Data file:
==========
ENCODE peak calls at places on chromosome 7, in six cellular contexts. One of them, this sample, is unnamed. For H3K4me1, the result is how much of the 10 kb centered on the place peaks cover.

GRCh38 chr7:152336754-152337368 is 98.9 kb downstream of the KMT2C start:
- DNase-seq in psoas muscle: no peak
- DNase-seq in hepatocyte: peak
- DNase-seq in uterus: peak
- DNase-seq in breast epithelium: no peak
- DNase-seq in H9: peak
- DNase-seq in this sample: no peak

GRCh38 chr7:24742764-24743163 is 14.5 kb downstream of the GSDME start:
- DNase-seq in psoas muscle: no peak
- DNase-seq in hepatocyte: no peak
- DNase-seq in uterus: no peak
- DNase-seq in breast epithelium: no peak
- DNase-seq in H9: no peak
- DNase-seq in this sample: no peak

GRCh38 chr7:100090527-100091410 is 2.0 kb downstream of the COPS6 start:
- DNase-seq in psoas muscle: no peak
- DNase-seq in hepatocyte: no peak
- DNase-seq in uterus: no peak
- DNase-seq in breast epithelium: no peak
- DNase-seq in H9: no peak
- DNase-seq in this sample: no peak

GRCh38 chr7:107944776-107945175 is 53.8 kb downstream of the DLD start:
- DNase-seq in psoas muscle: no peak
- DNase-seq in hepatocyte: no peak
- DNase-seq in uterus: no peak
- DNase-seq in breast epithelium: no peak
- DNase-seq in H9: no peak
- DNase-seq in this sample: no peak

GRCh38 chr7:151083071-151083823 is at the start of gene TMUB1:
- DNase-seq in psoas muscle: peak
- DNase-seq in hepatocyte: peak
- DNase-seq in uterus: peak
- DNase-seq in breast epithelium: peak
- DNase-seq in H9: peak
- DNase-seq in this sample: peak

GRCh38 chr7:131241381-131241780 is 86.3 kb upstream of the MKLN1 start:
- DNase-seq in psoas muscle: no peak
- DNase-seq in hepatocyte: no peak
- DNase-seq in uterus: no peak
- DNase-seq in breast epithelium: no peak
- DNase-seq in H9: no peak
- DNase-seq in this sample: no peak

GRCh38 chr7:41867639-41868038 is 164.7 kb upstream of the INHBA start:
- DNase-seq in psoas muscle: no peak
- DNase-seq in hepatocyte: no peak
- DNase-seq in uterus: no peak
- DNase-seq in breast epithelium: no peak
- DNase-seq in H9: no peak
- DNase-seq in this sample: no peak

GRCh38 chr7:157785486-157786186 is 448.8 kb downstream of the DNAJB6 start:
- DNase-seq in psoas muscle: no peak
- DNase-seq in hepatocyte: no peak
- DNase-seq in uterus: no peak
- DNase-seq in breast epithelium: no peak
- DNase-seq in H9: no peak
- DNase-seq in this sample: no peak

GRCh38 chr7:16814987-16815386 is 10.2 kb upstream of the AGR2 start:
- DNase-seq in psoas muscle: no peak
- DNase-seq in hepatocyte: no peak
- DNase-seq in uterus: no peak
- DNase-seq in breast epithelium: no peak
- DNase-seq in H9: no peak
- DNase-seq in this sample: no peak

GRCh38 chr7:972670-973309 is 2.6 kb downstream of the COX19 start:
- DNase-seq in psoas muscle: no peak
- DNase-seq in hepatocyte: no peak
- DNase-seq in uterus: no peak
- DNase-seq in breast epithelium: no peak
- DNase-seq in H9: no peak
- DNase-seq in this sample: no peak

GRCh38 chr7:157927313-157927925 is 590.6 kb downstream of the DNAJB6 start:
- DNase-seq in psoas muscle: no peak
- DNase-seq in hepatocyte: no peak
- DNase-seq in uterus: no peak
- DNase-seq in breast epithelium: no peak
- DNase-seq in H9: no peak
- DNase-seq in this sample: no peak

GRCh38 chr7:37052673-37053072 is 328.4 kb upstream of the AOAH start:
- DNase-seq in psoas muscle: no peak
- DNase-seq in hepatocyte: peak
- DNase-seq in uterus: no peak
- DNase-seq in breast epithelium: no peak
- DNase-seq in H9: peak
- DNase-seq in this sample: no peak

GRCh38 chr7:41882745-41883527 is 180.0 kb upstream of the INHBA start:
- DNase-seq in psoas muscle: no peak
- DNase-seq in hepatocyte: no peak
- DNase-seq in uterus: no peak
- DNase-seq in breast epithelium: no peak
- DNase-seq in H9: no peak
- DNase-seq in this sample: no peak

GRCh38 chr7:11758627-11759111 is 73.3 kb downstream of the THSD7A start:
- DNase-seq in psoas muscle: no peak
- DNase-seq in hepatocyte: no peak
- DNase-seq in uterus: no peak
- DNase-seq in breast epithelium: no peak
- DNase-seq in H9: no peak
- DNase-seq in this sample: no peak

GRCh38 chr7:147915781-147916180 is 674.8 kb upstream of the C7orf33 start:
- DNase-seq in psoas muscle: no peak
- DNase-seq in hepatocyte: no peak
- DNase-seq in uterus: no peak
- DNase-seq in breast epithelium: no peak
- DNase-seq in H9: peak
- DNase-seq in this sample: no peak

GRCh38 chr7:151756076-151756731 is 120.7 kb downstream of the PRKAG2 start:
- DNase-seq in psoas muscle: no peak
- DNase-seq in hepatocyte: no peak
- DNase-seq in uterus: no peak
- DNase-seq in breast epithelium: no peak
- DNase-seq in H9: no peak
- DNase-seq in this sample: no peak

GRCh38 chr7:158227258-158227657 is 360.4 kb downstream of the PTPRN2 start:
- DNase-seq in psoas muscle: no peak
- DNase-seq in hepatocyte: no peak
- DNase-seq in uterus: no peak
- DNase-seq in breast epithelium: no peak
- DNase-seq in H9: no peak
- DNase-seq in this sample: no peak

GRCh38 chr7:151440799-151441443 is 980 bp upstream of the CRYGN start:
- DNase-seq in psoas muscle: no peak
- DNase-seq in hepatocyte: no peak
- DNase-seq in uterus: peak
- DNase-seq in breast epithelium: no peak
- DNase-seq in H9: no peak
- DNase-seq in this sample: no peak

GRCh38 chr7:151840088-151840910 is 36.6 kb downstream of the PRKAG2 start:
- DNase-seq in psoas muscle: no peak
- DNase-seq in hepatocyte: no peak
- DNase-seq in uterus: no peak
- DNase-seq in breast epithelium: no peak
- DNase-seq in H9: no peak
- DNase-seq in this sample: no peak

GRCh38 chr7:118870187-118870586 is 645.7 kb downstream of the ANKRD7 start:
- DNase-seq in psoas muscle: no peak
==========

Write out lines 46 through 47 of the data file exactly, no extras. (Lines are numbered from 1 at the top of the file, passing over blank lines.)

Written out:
- DNase-seq in hepatocyte: no peak
- DNase-seq in uterus: no peak